Both Kairo and Pulse have similar storylines yet they are two different types of horror films that are typical of each culture. In Kairo the scare element is more a psychological and creepy kind of horror that leaves you wondering what will happen next. In Pulse, the aspect of fear is rooted in the element of surprise and unexpected action that is supposed to immediately scare the audience.
The acting in Kairo and Pulse were very different in the way that the characters reacted in each situation. In Kairo, when a character saw a ghost, they weren’t immediately scared and didn’t run away as we would expect them to. Rather, they seemed more curious about the ghosts than frightened of them. This is shown in the scene where one of the characters reaches out to grab the ghost and realizing that he can still physically touch him. In Pulse, the reaction to seeing ghosts is typical of what we would expect: screaming in panic and running away from it all. The subtleness of Kairo makes the aura of mystery more strange and eerie, whereas in Pulse there are more fast-paced, scary action scenes.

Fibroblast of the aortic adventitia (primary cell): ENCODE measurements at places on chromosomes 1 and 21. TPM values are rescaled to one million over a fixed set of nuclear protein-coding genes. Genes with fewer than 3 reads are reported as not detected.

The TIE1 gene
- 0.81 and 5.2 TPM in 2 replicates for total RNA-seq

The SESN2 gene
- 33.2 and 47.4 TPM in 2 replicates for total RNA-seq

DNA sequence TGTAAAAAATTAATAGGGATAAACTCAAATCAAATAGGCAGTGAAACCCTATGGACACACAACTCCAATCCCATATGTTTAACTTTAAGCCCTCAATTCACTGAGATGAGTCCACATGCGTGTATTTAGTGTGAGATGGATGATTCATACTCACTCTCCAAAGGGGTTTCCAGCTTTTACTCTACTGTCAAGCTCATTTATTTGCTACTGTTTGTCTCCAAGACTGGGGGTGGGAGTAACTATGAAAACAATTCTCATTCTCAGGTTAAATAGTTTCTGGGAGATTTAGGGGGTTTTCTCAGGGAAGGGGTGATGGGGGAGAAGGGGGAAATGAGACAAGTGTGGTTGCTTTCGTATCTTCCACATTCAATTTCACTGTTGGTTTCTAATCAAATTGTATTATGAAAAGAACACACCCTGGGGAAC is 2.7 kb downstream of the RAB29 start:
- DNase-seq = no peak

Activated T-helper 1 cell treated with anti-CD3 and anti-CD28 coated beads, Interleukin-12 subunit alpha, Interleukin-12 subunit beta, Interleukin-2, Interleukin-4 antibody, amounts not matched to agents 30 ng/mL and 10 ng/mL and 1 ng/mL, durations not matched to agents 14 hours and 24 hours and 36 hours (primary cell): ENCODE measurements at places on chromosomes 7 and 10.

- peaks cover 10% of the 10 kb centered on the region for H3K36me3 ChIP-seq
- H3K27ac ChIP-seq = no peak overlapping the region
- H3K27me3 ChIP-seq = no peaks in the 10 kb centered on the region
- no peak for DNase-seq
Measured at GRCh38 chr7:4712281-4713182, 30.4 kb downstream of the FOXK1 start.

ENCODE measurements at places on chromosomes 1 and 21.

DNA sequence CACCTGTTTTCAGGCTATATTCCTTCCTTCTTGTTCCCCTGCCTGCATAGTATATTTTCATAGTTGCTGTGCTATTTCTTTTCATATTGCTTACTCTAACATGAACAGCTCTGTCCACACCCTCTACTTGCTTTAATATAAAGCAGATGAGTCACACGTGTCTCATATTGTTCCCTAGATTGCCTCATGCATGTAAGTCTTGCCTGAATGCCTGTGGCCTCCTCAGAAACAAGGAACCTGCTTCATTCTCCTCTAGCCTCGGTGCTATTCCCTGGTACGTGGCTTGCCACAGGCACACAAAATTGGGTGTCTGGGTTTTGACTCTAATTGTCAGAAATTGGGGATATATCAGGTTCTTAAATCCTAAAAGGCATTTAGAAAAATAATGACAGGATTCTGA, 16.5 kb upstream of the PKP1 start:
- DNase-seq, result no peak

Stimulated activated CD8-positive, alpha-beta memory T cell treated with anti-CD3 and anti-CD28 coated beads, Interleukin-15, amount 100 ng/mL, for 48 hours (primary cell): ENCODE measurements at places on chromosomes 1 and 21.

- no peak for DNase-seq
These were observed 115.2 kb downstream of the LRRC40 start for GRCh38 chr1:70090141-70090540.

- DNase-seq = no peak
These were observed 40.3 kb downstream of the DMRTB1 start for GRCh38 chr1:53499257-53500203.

Both films were similar in that the lighting was low-key which played up the contrast and accentuates the shadows. In both films, the weather was always cloudy or gloomy, never fully sunny. This foreshadows the bad events that are going to occur and makes the mood more eerie. Although these two films are similar in the storyline, the way the plot is set is very different. The plot of Kairo is slower paced and the fear is purely psychological which makes the mood more somber and gives us a feeling of helplessness. In Pulse, the plot is very climactic and fast-paced with lots of action scenes and surprise scares.